(obviously, the law of equal and opposite advice applies here)

If strong ideas that face friction come out stronger, then why would you need to insulate them behind locked doors from external stimuli? Shouldn't they easily vanquish external stimuli and validate themselves? Unless the point is to recognize the strength of timeless ideas. But even if an idea worked well the first 999 times, it doesn't mean it will also do so the 1,000th time—you shouldn't strive to crystallize tried-and-true ideas into static heuristical husks: Heuristics that almost always work can still critically fail, with black swan moments.

'Always run faster' can make you stumble down a hill and break your ankle. 'Always deploy capital prudently' can make your business miss out on bold plays, as ChristianKl commented. Since even your best ideas are fallible, the goal should be to discern which part of the idea was wheat, and which was chaff. "Run fast, but not if it'll overexert yourself, here's an explanation to assess when that's about to happen." "Deploy capital prudently, but make allowance for calculated risks, and here's an explanation for how to assess those opportunities."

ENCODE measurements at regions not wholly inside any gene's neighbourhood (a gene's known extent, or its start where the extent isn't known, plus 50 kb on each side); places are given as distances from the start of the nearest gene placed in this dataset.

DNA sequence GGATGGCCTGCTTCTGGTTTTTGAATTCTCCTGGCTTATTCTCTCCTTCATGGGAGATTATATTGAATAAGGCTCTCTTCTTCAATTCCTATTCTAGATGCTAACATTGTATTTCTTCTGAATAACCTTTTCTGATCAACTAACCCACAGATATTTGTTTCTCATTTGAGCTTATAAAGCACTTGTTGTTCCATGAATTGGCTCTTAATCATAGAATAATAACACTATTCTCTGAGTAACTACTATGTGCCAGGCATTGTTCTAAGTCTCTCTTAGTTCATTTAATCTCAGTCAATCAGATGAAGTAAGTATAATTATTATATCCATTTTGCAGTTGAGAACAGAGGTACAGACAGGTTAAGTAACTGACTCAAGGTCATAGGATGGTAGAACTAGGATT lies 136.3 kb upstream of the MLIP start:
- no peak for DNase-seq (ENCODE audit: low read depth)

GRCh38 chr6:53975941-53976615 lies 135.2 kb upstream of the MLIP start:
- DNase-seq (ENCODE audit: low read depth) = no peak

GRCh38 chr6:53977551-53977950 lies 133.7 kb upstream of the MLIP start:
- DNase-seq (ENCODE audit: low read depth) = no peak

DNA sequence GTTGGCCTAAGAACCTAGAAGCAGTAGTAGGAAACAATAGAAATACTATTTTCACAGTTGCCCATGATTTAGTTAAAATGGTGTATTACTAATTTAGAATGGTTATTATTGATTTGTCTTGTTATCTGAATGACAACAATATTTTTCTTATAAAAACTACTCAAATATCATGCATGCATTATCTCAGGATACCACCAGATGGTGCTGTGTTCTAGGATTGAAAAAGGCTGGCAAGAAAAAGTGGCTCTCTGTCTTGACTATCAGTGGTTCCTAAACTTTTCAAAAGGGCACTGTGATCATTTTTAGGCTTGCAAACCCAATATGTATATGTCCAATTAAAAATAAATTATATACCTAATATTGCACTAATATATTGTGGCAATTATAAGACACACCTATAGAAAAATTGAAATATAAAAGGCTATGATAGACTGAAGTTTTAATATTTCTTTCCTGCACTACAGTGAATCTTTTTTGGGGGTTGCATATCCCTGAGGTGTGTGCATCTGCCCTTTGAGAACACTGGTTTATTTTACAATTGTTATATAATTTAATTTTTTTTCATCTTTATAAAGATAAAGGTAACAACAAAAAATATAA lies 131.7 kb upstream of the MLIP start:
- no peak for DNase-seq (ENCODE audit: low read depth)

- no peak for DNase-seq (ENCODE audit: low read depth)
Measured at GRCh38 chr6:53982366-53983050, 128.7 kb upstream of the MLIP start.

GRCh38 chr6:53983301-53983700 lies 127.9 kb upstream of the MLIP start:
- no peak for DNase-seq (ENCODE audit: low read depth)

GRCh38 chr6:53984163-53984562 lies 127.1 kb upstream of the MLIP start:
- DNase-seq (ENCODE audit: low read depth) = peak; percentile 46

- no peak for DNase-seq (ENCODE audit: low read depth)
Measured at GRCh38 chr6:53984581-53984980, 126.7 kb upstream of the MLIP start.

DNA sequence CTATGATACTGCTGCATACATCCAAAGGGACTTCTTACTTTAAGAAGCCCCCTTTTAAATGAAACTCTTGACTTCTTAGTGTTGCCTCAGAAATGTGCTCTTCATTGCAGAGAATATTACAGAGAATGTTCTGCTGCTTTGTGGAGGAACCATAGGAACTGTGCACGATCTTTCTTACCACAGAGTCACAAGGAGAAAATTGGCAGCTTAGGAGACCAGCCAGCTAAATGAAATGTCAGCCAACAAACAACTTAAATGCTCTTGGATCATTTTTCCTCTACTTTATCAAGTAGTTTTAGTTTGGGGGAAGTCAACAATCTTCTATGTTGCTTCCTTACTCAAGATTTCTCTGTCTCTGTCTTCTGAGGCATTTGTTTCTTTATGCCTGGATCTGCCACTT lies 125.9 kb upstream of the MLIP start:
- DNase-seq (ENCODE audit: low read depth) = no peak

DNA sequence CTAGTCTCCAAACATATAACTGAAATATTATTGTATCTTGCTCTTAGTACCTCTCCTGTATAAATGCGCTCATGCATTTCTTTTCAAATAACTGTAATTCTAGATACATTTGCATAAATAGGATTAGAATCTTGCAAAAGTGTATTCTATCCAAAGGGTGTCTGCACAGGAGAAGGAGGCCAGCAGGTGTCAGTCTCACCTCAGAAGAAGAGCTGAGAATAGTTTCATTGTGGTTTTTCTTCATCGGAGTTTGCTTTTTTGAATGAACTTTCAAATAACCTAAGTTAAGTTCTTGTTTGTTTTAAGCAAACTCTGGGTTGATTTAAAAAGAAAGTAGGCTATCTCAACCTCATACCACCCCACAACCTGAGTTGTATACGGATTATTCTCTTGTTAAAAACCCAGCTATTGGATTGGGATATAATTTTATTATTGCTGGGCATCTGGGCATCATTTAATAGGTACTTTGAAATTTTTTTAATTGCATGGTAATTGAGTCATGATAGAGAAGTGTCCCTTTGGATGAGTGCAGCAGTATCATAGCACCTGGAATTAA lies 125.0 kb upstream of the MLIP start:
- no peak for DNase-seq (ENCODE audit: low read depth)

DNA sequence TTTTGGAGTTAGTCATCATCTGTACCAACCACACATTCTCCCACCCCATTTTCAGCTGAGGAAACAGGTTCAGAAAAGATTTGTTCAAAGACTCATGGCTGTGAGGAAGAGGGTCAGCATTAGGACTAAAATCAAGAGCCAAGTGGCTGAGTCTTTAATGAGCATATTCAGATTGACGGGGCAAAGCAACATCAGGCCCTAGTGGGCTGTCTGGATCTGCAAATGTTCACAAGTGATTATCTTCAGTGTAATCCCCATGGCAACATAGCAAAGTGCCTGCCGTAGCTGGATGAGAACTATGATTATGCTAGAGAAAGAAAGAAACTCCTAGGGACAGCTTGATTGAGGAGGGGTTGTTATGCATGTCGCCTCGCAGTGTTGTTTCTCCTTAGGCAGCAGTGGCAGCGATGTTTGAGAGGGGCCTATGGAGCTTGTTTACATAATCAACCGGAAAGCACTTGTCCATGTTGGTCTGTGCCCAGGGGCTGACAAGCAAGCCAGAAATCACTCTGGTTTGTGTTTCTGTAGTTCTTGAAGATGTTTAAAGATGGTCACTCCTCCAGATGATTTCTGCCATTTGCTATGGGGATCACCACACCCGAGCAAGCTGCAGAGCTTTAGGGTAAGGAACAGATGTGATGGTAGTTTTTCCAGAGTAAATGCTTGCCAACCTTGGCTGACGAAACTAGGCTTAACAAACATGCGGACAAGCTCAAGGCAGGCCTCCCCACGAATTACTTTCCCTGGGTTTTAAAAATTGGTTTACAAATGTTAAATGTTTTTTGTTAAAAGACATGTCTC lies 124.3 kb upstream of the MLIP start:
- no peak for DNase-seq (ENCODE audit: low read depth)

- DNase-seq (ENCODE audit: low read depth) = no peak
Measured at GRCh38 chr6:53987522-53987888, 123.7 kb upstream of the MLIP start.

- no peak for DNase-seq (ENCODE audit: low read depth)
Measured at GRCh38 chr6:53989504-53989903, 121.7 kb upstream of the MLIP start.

These distinctions require active criticism 'in the arena,' even if—especially if, rather—it's at the risk of swaying under new information in the ephemeral territory of the immediate. It requires a willingness to suspend an idea's universality if a better explanation carves an edge case where it doesn't apply, or even subverts the whole paradigm (slow and steady wins the race!). But that only happens if you're willing to part with even your best ideas, instead of jailing them behind thick walls and padlocks—which insulates them, yes, in an echochamber.